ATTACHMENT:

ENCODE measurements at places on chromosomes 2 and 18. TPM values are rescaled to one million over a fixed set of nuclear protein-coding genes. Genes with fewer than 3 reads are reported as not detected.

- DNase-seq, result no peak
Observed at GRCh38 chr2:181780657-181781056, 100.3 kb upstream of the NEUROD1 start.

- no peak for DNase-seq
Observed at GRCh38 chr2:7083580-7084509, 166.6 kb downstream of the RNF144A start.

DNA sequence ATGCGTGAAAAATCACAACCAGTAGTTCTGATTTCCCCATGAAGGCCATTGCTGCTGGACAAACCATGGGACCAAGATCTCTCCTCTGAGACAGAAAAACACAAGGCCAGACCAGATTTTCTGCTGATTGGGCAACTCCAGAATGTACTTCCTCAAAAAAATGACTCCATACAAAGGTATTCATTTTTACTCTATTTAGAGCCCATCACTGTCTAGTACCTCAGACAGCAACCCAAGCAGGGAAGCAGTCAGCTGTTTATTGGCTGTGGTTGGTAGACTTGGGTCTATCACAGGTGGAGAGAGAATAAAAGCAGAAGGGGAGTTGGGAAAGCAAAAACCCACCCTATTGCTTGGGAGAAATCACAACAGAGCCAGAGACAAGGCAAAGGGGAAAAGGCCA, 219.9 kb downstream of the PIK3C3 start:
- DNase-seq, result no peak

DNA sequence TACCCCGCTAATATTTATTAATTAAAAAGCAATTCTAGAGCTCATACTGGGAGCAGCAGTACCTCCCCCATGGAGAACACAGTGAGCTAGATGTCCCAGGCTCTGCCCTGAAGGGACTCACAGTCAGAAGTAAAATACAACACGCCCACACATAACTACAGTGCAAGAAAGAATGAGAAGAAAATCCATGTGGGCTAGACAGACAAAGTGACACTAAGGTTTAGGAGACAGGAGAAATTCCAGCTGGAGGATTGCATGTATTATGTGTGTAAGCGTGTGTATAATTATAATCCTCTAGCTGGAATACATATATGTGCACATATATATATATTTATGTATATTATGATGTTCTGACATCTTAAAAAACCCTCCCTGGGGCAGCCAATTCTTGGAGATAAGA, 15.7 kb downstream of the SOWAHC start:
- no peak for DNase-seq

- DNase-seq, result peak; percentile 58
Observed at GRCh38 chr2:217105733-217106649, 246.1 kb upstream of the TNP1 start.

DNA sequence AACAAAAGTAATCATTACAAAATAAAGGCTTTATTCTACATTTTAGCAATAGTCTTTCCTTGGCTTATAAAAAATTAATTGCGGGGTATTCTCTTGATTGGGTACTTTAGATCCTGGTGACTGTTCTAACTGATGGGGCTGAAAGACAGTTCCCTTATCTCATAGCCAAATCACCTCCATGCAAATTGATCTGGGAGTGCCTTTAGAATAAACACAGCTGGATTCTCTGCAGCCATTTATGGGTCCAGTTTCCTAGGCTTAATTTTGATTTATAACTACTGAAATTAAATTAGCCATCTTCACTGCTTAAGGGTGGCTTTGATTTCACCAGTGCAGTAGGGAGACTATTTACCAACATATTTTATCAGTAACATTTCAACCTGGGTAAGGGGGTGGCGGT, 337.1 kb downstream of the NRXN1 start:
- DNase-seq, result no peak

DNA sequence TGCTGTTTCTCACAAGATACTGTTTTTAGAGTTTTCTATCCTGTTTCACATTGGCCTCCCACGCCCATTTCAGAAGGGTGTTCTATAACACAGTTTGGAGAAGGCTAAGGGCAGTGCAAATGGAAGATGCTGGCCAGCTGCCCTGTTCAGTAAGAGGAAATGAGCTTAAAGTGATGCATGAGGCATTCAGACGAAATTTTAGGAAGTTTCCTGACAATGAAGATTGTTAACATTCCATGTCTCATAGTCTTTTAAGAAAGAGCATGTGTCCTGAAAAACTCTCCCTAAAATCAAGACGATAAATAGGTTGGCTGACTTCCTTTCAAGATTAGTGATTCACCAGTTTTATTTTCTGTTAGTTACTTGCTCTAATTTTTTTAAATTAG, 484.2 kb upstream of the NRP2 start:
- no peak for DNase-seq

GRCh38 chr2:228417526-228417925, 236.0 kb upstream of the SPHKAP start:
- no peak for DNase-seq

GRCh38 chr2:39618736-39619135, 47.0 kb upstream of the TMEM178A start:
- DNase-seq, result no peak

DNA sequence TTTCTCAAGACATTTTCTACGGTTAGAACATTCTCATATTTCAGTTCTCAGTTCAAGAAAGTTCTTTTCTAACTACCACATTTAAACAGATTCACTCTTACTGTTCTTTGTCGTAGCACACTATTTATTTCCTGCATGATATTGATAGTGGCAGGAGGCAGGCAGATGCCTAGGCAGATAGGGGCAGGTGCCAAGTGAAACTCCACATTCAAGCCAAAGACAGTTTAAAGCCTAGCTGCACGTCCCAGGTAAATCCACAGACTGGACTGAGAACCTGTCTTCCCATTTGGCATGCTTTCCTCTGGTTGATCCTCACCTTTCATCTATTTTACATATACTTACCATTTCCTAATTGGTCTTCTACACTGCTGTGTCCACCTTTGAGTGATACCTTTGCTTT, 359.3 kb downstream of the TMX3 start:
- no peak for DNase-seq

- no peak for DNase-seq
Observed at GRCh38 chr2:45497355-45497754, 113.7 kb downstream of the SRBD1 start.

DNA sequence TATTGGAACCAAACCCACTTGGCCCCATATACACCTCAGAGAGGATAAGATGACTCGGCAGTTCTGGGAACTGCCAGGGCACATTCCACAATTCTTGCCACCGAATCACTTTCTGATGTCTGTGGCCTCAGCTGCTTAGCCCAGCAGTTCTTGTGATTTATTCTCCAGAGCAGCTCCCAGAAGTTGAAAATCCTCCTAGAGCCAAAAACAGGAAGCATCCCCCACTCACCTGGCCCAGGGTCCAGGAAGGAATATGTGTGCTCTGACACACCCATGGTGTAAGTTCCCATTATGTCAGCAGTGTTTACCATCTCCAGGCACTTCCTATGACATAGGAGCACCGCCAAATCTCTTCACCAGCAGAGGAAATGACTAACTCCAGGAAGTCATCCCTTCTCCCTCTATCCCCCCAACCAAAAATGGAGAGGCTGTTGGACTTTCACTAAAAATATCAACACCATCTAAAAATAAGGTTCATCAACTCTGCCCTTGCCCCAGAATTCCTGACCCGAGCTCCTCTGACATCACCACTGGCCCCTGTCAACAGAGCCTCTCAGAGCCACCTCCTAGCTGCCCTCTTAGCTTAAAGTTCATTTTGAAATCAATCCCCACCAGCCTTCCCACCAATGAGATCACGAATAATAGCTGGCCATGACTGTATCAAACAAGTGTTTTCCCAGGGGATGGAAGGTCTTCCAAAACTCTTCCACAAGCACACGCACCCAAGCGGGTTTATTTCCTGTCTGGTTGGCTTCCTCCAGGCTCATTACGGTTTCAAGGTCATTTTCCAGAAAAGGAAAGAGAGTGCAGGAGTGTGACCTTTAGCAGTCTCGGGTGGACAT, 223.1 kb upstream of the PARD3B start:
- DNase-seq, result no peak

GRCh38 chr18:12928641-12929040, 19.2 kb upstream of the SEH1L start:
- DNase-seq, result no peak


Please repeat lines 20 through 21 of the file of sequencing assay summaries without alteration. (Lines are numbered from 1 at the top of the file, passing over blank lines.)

DNA sequence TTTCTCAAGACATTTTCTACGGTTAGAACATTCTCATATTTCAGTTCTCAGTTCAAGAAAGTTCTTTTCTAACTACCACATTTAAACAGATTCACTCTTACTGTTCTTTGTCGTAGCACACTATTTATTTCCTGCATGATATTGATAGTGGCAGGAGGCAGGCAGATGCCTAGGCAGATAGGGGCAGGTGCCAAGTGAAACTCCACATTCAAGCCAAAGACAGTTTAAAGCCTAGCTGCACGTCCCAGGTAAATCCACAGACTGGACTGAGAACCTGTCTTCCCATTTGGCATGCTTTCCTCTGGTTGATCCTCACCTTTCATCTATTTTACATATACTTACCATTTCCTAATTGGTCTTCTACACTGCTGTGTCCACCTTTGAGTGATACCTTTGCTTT, 359.3 kb downstream of the TMX3 start:
- no peak for DNase-seq